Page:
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In general, the younger and smaller the shallot, the milder the flavor. Like Tattrat, I use them frequently in combination with garlic and onion, mostly in sauces and reductions. There are some recipes I wouldn't bother making if I didn't have them available - for example, bearnaise sauce. Also, my scampi sauce, posted on this board under seafoods, wouldn't be the same without shallots.
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Old 02-18-2009, 09:49 AM   #8
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Bearnaise Sauce, Beurre Blanc, and almost any time I want onions with fish/seafood. Last night I made my "famous" Chicken with Red Wine Vinegar Sauce which requires them also. Once I subbed out red onion for them when I was out of shallots, and I was surprised by the major alteration in the flavor profile of the dish. The flavor is much milder than onions.
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Old 02-18-2009, 10:34 AM   #9
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Quote:
Originally Posted by ChefJune View Post
Bearnaise Sauce, Beurre Blanc, and almost any time I want onions with fish/seafood. Last night I made my "famous" Chicken with Red Wine Vinegar Sauce which requires them also. Once I subbed out red onion for them when I was out of shallots, and I was surprised by the major alteration in the flavor profile of the dish. The flavor is much milder than onions.
Care to share the recipe?
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Old 02-18-2009, 12:46 PM   #10
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Quote:
Originally Posted by jennyema View Post
Care to share the recipe?
Your wish is my command! (It's okay, I hold the copyright).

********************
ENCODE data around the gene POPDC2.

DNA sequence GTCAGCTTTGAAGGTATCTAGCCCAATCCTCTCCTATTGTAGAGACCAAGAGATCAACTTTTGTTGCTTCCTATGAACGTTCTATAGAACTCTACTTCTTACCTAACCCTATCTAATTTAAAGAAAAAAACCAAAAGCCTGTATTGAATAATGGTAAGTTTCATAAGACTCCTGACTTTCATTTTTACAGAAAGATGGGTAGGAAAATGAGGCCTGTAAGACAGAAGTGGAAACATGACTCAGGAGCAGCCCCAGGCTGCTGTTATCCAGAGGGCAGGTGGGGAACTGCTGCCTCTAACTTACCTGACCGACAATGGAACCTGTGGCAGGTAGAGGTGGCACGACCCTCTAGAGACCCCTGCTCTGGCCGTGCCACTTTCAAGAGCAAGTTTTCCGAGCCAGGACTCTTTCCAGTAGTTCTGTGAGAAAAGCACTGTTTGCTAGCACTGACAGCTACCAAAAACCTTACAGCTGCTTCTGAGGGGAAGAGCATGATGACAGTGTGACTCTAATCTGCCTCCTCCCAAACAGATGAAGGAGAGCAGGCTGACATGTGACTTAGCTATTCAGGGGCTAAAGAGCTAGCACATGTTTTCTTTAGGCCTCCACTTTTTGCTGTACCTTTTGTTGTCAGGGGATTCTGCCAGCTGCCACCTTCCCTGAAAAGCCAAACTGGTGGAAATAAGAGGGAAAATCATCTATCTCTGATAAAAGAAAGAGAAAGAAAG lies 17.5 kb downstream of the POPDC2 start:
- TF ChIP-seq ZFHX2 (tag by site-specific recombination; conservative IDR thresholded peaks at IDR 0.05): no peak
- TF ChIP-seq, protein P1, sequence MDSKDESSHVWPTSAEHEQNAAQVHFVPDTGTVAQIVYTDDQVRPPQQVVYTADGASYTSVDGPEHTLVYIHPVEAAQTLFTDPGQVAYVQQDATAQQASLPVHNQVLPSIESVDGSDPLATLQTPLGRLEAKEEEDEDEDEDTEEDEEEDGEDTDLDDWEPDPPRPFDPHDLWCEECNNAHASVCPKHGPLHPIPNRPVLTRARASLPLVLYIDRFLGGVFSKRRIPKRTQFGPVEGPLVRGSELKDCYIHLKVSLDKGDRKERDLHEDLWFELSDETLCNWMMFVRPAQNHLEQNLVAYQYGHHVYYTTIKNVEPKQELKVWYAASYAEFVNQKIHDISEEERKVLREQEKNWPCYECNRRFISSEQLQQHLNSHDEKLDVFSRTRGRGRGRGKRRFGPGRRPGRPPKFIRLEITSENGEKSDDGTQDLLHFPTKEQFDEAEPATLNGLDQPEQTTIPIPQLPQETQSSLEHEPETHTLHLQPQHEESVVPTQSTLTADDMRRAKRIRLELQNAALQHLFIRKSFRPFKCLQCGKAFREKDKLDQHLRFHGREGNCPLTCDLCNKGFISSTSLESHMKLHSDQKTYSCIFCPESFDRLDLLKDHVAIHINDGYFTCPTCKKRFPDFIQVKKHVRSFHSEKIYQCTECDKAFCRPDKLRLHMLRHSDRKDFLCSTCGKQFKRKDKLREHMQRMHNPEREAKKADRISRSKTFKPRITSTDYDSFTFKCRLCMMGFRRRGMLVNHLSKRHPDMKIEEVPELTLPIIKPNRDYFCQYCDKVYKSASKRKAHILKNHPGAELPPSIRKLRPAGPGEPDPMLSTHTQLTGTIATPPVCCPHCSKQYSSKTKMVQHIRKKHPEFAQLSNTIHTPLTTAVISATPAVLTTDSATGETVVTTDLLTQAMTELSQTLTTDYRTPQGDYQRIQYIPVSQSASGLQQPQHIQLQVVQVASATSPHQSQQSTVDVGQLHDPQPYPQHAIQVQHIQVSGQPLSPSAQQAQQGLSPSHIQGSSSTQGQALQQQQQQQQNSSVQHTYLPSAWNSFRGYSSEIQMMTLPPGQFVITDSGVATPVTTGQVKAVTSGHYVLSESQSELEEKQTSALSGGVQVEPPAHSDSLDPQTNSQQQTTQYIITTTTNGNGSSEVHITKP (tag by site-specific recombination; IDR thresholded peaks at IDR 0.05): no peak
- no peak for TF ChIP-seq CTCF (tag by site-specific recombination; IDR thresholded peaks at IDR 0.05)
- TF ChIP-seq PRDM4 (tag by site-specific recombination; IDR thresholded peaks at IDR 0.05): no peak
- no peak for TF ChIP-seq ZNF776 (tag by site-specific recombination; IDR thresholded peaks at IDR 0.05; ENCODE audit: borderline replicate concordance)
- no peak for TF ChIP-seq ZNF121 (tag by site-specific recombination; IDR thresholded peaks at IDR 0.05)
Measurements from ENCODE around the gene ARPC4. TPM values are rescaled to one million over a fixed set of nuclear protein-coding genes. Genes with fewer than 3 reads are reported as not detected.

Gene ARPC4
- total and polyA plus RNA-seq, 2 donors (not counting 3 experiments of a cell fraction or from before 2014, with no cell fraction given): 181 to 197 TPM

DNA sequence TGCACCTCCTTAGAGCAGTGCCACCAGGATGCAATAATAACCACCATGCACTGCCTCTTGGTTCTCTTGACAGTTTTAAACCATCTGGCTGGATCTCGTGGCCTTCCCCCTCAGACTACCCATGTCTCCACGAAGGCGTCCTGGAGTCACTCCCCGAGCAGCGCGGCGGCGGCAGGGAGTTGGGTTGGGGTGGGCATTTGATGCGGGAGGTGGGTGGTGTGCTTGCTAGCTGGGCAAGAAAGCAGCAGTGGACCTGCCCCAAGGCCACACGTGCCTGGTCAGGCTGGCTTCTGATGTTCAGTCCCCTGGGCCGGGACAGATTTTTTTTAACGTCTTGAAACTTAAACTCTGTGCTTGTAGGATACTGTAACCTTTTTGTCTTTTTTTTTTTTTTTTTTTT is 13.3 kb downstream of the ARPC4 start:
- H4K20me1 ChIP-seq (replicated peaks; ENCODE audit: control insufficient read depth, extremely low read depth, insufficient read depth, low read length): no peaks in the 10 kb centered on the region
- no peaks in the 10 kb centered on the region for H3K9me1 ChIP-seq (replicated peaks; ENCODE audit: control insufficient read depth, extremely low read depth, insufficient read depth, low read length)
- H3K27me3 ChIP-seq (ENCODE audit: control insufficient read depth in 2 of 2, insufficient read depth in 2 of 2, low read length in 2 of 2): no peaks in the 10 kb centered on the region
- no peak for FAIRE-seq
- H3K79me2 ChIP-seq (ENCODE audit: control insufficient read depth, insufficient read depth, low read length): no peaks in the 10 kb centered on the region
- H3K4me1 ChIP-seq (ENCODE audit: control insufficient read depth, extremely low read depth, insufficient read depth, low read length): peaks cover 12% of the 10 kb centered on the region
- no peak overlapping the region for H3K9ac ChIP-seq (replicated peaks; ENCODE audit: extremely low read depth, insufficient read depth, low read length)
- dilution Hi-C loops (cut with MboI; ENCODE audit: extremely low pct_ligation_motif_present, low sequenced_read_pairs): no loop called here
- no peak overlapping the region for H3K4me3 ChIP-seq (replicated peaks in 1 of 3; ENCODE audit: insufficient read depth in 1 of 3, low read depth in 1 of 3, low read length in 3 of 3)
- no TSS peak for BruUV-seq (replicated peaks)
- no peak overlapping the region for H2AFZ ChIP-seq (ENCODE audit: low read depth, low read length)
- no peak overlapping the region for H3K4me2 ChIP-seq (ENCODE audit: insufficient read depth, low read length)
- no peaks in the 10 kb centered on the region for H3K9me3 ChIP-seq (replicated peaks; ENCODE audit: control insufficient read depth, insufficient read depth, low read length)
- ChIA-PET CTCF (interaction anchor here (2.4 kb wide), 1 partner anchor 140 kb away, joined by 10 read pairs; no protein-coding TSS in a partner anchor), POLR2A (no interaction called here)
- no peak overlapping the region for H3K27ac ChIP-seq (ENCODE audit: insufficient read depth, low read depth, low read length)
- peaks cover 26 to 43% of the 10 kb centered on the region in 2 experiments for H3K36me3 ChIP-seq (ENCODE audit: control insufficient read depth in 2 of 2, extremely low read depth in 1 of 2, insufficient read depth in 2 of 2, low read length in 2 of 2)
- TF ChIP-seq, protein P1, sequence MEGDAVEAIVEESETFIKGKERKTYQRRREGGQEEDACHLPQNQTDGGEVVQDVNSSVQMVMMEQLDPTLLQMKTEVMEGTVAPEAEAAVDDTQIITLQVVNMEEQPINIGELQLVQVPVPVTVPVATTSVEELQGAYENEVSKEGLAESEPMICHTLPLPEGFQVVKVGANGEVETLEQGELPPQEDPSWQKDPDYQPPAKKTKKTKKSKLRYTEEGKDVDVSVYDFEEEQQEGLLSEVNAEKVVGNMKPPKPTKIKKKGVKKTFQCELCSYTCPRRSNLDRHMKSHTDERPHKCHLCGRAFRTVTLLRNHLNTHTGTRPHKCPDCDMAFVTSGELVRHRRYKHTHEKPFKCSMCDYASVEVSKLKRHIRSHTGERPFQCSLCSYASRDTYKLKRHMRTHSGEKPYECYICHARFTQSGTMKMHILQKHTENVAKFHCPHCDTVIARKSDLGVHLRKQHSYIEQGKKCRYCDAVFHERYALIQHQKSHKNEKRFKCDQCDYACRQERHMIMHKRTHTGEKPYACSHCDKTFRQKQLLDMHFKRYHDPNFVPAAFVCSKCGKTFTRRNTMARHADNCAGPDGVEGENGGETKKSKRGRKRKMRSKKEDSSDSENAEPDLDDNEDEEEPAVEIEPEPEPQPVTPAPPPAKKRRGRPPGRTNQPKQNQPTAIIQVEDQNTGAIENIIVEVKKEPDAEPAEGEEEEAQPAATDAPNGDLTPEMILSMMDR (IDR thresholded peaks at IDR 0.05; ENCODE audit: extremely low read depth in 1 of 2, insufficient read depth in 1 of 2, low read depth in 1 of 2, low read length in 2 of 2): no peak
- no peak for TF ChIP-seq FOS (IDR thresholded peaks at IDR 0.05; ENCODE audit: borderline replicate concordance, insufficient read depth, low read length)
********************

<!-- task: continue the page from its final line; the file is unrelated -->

Chicken in Red Wine Vinegar Sauce
I include this divine Lyonnaise dish in a class I have taught many times featuring four (and sometimes five!) chicken dishes from different parts of France. Many of my students are put off by the title of the recipe, but when the class is over, they almost unanimously declare this dish to be their favorite!
makes 6 servings
3 tablespoons extra-virgin olive oil
1 tablespoon unsalted butter
one whole chicken (about 4 pounds) cut into 10 pieces—you could use all breasts or all leg portions if you prefer)
sea salt & freshly ground black pepper to taste
4 shallots, finely chopped
1 cup top quality red wine vinegar
1 cup crème fraîche (or heavy cream, preferably not ultrapasteurized)
finely chopped fresh (flat-leaf) parsley for garnish

1. Mix salt and pepper together in a small bowl. Split each chicken breast in half, then halve each piece again.
2. Heat the oil and melt the butter in a deep-sided 12-inch sauté pan over medium-high heat. (If your pan isn’t large enough to hold all the chicken in a single layer, use 2 smaller pans, and put half the chicken, oil, and butter in each one.) Rub the chicken pieces with the salt and pepper mixture. When the oil is hot but not smoking, use tongs to add the chicken, skin side down. Brown on both sides until the skin becomes beautifully golden brown, and the chicken is thoroughly cooked, about 12 minutes on each side.

3. Remove the chicken to a serving platter and cover loosely with aluminum foil to keep warm. Pour off about one-half the fat in the pan. Add the shallots to the remaining oil and brown over medium high heat. Slowly add the vinegar to the skillet and boil until reduced by half. (The fumes will definitely clear your sinuses—great for a cold!!) Add the crème fraîche and cook until the mixture is well blended and has turned a nutty brown color, about 5 minutes. Return the chicken to the pan to coat thoroughly and heat briefly in the sauce.

4. Return to the platter, garnish with parsley, and serve immediately.
If there is extra sauce, pass it in a small bowl.
Teacher’s Tips: 1.Be sure the vinegar has boiled down enough before you add the crème fraîche or you’ll end up with a beige, watery sauce.
2. Pork chops also work admirably in this preparation. Brown Chinese vinegar makes a tasty substitution for the red wine vinegar, as well.